Mr. Price helped found spinART Records in 1991, putting out music by the Pixies, the Apples in Stereo and others, and learned about digital music through a job at eMusic. By the mid-2000s, with his label winding down, he began to rethink the way artists get their music for sale online. Rather than taking a cut of sales and offering marketing services, as many distributors do, he decided to charge a flat fee to deliver music to retailers and leave the rest to the bands.
“I’m not going to promise anyone they’re going to be a star,” Mr. Price said. “I am going to promise that if you pay me a fee for the service, I will distribute your music to the places you want it to go, and I will deal with all the hassles that come along with that.”
TuneCore can be lucrative for musicians who already have a following or can build one on their own. Major acts like Jay-Z and Keith Richards have used it, and two clients, the rapper Hoodie Allen and the Americana band the Civil Wars, recently hit No. 1 on iTunes after extensive social-media campaigns. But most of TuneCore’s 700,000 acts — as well as the clients of competing services like CD Baby and Zimbalam — have very low sales.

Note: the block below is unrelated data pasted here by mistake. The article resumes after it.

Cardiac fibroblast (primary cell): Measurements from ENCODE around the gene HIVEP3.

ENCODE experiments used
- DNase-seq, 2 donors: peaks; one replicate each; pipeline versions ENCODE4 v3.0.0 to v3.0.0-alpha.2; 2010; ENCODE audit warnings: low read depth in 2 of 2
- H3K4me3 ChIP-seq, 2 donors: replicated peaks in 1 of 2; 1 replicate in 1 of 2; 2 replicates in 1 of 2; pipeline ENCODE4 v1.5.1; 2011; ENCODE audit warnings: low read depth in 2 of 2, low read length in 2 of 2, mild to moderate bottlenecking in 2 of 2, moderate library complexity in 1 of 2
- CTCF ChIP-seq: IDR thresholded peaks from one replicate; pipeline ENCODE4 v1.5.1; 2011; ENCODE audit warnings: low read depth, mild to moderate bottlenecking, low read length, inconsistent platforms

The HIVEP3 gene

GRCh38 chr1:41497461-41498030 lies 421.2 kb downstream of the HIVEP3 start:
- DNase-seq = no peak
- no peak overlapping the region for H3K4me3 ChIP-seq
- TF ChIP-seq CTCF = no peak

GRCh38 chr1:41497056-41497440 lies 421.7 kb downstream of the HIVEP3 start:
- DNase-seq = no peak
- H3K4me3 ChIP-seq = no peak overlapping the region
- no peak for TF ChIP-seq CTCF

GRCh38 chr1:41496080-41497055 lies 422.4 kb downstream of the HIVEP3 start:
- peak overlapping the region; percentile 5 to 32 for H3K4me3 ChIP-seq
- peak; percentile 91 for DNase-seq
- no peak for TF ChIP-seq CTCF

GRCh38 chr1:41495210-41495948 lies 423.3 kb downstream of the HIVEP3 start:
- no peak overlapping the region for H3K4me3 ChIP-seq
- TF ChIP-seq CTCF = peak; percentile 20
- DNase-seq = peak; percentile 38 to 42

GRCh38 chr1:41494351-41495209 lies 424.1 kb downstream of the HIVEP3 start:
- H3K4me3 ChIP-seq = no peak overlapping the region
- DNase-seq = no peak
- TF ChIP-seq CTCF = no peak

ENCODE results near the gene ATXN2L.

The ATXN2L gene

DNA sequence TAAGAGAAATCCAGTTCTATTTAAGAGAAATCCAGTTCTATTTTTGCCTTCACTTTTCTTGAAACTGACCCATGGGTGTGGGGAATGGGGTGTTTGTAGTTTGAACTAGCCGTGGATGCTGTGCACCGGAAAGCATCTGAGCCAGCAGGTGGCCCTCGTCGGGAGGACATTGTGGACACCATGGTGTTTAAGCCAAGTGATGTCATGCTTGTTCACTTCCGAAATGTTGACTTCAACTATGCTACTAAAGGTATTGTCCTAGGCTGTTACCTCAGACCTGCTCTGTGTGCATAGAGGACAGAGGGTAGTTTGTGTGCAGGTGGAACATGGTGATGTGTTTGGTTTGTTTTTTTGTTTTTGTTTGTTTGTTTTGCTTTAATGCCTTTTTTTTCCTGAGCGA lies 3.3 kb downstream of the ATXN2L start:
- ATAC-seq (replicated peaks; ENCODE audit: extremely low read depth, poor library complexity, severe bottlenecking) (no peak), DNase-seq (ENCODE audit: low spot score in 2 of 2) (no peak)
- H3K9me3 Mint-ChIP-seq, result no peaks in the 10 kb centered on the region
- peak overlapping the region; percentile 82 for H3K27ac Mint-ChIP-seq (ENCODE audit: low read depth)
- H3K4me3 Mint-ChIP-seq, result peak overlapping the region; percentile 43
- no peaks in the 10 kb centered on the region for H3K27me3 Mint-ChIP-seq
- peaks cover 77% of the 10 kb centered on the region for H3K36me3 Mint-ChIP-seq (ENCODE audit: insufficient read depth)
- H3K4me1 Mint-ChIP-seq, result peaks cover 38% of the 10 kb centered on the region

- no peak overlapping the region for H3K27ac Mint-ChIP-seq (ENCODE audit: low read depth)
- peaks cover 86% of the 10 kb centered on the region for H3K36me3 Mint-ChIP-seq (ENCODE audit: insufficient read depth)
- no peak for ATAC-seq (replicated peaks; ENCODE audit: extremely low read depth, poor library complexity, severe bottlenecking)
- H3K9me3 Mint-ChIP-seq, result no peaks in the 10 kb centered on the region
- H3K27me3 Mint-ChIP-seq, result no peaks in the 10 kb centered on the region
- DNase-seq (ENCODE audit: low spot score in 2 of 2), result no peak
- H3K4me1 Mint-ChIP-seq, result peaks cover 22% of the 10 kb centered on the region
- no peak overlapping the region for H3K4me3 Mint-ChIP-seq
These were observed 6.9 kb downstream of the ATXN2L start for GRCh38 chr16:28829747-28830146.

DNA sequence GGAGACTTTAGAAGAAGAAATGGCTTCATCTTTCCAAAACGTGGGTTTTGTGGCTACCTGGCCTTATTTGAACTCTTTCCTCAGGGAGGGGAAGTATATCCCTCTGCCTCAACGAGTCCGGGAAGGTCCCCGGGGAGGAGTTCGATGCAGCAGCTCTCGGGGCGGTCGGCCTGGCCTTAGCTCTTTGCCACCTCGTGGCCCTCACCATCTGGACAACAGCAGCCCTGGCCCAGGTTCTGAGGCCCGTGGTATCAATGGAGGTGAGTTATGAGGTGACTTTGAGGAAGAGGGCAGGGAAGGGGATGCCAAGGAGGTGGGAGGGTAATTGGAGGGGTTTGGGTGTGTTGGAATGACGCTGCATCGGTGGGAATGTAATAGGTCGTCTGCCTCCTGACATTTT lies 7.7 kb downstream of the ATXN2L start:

“A real temptation in this industry is to think there’s a quick fix, that all you need is one thing to be successful,” said Travis Yetton, one of the Civil Wars’ managers. “For us, TuneCore was great. They did the service we needed. But if we need them to break a band, then we are doing a bad job, not them.”
Last year, TuneCore expanded into music publishing, which deals with the copyrights for songwriting. Already a daunting business, publishing has become even more complex in the digital age, since songs that can be sold around the world in an instant may still have to filter through multiple layers of international middlemen before all parties are paid. As a result, millions in royalties sit unclaimed around the world; Mr. Price believes that TuneCore’s customers may be owed up to $70 million.
“This is a mighty problem to solve, and not just for the band in the garage,” said Michael S. Simon, the senior vice president of business affairs at the Harry Fox Agency, which processes music licenses in the United States. “Getting royalties for international online exploitation is a problem at every level of the music industry, and many folks are trying to solve it.”
TuneCore’s publishing service offers to register songwriters’ works around the world and collect any money owed, for another annual fee and a 10 percent cut of recovered royalties, which Mr. Price says is necessary given the intensive work. So far, he said, he has signed up 4,000 clients and collected about $41,000.